A lodger who killed his landlord with a hatchet in the Northampton flat where they lived has today been given an indefinite hospital order.
The ruling means murderer Kristian Kopco, who the court heard had hit Tim Keam up to 21 times with the weapon on the night of April 2, cannot be released from the secure mental health unit unless a tribunal panel or the Home Secretary gives permission.
Northampton Crown Court heard today of the devastation the killing had wreaked on Mr Keam’s family, including mum Sally, dad Peter and sister Alison.
The family statement said: “We still find it hard to believe what has happened to Tim; that it is not a terrible nightmare.
“To be told that your son has been bludgeoned to death by someone he had only tried to help, by offering them accommodation when they were homeless, seems so cruel.
“Our lives since April 3 have changed forever. A day does not pass when Tim is not in our thoughts. A day does not go by without emotion welling up, at any time, and you have to try to keep it inside you. It is hard to function as before.
“It is hard to live life and enjoy the things you used to do without thinking Tim would have liked this or Tim should be here with us.
“No-one can truly know our suffering, to have lost your child so needlessly by someone’s deliberate action; to not be there for them when they most needed you in their time of suffering.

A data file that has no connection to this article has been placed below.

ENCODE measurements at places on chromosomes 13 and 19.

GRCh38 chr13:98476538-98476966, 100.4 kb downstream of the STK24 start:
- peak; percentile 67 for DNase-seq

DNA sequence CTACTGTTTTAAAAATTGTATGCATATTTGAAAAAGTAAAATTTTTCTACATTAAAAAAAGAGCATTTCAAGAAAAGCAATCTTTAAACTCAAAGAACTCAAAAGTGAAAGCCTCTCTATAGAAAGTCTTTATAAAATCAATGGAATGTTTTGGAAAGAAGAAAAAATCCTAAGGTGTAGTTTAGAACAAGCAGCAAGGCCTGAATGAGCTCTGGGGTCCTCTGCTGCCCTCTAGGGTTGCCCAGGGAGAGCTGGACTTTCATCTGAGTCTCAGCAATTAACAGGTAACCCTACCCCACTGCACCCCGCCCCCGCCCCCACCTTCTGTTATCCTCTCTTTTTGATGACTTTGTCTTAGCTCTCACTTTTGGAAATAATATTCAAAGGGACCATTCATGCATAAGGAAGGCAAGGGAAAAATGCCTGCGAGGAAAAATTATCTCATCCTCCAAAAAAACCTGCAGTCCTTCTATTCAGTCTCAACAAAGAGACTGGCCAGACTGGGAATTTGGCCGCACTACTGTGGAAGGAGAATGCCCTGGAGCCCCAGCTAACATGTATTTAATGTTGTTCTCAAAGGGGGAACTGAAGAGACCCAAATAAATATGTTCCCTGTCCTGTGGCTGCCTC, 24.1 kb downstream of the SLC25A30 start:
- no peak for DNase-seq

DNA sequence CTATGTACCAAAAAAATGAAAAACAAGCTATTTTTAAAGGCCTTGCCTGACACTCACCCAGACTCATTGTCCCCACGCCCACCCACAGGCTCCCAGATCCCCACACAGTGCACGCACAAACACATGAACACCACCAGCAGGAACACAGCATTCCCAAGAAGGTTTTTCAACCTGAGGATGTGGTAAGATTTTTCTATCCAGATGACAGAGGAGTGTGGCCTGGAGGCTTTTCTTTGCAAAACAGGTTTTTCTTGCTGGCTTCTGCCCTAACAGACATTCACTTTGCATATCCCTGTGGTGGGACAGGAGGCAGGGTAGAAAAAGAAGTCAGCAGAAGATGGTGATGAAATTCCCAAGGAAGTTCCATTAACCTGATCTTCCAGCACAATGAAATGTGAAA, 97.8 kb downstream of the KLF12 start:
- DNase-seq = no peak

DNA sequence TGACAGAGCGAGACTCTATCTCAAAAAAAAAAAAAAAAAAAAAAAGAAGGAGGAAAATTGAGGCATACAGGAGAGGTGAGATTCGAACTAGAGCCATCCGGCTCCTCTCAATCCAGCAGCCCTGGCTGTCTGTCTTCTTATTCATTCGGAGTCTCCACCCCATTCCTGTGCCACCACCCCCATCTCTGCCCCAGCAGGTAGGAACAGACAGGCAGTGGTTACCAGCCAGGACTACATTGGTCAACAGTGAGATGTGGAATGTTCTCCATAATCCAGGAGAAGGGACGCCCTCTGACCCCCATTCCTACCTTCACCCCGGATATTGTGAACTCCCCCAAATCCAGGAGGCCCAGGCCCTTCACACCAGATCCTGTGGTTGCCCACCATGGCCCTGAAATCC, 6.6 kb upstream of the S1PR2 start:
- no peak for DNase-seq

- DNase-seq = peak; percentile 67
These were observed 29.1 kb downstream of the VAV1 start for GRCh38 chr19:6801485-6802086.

“Life will go on but it will never be the same.
“We are a large and close family and these are our feelings.
“Ultimately, there are no words that can describe the loss that we suffered.”
Timothy Keam, aged 48, had been described by friends in evidence read out at Northampton Crown Court yesterday as being kind, cultured and non-violent.
But the jury was told he was killed with a hatchet at his flat in Sears House, Adnitt Road, Abington, on the night of April 2 this year by mentally ill lodger, Kopco, 21, who Mr Keam had let stay with him because he faced homelessness.
The court heard Slovakian-born Kopco had since been detained in a mental health unit and that his behaviour in the months before Mr Keam’s death had grown increasingly strange.
The court heard that on the night of the killing, Kopco called a mutual female friend and made several bizarre allegations, and said Mr Keam had drugged and raped him days earlier. He said he was going to kill his landlord when he returned from his parents’ house later. After Kopco calmed down and agreed to merely talk to Mr Keam, the friend ended the conversation, only to have Kopco visit her nearby flat hours later and confess to the killing.
The court heard she was terrified, but did not know whether to believe him as he also began to talk about various delusions.
She eventually called 999 at about 3.20am and police rushed to both homes.
Climbing through an open bedroom window, a constable found Mr Keam with devastating head wounds, said by a pathologist in court yesterday to have been the result of at least 11 strikes to the head.
The court heard that Kopco admitted the killing to arresting officers, but insisted it was in self defence, because he said Mr Keam had allegedly brandished a knife at him after being caught trying to inject the Slovakian with drugs while he was asleep.
Kopco, who did not appear in court at all during the hearings, was deemed mentally unfit to plead on Monday, before his trial began.
The jury were were therefore asked to decide whether he ‘committed the act of murder’ or was not guilty. In a straightforward murder trial the defendant is either guilty or not guilty.
On Thursday morning Kopco was unanimously found to have committed the act of murder.
Judge Rupert Mayo said: “It’s a tragedy that someone who held out the hand of friendship in the way he did could have been attacked in such an undignified and horrible way.”